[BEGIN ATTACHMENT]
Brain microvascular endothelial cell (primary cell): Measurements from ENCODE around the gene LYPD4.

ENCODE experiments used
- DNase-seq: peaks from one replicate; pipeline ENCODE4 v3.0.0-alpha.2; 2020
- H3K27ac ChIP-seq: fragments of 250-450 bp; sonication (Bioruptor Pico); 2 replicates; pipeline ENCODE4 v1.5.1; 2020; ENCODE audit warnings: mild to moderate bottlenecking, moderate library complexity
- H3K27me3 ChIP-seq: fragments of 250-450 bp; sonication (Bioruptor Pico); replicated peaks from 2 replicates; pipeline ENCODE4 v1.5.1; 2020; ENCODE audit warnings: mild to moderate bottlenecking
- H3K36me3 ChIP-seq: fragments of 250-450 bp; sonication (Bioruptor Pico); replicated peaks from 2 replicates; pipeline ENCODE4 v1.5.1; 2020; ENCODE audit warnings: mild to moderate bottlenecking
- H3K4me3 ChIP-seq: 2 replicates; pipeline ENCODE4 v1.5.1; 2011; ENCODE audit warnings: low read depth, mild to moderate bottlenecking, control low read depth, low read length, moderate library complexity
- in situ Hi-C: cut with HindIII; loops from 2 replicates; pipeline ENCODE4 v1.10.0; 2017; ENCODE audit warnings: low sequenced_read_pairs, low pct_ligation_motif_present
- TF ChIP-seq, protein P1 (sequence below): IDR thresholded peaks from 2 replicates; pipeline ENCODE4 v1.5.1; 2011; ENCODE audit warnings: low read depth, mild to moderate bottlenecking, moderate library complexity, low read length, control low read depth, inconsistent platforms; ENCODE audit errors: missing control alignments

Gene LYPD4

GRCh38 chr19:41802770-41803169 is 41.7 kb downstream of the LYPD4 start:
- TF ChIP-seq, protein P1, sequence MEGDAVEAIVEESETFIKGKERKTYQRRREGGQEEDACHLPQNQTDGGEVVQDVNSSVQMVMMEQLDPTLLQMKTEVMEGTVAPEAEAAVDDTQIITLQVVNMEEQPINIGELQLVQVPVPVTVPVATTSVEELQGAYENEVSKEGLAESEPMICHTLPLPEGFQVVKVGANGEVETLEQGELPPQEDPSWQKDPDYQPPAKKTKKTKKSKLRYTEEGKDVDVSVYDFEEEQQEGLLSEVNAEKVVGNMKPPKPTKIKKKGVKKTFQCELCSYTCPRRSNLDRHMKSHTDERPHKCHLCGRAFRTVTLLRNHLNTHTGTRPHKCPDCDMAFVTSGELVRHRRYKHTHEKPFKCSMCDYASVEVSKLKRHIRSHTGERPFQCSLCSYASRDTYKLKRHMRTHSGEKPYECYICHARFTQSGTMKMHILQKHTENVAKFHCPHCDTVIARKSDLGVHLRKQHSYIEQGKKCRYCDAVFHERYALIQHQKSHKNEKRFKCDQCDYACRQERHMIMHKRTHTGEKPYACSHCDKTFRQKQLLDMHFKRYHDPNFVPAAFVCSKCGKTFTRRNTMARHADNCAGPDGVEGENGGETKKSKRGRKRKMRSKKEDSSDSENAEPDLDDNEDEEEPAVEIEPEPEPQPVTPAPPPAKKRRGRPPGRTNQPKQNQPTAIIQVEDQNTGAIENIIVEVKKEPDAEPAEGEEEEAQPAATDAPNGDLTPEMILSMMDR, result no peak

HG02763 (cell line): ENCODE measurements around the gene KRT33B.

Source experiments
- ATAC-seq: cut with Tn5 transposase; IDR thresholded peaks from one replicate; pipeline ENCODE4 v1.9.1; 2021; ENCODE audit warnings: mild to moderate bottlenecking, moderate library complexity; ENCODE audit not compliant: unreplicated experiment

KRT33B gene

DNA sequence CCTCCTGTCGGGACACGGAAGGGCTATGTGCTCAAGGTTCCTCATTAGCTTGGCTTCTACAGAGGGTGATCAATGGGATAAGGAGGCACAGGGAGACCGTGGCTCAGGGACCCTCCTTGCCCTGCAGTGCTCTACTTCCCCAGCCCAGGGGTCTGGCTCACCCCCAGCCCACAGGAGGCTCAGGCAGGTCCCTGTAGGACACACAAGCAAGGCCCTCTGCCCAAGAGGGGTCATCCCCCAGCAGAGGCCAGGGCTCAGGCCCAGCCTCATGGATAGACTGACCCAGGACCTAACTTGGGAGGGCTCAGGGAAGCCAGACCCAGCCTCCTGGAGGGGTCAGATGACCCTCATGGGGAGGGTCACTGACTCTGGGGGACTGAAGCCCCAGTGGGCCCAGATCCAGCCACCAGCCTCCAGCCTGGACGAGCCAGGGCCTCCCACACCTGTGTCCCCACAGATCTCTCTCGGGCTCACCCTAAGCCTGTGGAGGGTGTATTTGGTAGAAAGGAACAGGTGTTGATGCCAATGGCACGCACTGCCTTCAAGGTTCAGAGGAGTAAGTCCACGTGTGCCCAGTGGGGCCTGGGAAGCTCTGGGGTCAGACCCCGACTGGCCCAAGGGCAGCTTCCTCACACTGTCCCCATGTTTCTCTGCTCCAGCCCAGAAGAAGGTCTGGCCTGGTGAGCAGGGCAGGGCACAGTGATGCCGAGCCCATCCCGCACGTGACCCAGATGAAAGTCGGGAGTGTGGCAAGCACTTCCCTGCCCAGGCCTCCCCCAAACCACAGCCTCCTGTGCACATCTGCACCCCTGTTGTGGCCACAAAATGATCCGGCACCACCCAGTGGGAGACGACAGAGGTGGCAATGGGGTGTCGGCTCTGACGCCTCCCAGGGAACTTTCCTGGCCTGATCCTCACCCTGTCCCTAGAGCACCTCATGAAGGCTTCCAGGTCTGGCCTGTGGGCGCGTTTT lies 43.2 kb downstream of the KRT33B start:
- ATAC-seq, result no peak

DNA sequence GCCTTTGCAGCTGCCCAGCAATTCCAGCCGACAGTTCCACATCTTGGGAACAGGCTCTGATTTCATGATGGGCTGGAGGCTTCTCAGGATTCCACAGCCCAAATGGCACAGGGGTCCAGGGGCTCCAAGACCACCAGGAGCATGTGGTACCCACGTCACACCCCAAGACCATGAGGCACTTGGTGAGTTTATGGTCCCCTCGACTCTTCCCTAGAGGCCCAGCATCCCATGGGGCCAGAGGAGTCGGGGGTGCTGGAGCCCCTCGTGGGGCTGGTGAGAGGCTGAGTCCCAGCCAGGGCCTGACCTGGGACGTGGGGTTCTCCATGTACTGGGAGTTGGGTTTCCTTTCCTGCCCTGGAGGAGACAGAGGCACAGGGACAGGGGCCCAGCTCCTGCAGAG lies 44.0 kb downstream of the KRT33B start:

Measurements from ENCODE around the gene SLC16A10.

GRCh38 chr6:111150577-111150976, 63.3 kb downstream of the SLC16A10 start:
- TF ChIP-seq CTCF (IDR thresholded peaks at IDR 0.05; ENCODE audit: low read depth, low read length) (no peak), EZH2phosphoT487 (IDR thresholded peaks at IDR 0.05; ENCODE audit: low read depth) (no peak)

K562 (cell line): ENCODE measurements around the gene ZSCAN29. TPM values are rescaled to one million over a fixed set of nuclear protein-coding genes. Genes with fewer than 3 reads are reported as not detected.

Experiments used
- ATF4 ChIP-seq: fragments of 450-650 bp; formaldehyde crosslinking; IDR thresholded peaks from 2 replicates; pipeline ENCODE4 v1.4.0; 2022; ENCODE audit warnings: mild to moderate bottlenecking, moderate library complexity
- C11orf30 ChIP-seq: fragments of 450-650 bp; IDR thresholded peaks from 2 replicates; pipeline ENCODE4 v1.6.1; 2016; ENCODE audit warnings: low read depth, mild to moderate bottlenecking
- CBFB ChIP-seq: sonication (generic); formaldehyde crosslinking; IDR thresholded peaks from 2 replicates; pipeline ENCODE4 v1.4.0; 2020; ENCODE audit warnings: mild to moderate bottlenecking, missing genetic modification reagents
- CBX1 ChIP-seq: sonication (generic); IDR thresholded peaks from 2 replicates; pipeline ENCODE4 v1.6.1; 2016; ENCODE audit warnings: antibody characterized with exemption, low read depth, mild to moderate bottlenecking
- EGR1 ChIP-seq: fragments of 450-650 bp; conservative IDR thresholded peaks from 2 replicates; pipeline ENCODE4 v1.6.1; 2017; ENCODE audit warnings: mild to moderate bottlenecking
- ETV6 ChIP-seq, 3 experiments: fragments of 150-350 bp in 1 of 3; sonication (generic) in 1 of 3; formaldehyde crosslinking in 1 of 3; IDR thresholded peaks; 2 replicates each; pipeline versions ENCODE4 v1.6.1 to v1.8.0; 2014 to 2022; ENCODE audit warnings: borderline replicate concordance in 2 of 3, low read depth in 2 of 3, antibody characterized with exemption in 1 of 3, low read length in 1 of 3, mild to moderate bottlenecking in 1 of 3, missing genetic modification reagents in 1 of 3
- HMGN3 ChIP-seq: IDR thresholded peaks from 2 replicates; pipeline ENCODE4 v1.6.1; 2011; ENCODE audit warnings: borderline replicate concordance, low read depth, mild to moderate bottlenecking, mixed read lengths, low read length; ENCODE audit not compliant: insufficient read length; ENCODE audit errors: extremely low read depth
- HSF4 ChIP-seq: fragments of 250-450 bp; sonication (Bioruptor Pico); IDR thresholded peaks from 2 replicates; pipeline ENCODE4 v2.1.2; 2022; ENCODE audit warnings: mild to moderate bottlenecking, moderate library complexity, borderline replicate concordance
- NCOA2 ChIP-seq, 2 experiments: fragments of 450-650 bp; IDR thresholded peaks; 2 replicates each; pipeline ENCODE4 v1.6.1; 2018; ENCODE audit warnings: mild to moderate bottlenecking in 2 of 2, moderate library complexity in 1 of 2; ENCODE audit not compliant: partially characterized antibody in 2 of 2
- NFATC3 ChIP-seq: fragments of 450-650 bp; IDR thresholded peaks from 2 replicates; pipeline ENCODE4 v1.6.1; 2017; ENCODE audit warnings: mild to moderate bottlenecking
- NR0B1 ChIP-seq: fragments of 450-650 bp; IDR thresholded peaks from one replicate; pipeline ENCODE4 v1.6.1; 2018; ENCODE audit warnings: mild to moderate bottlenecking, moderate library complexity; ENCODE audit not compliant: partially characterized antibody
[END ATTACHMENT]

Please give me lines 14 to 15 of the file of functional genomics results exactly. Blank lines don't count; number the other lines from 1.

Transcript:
Source experiments
- ATAC-seq: cut with Tn5 transposase; IDR thresholded peaks from one replicate; pipeline ENCODE4 v1.9.1; 2021; ENCODE audit warnings: mild to moderate bottlenecking, moderate library complexity; ENCODE audit not compliant: unreplicated experiment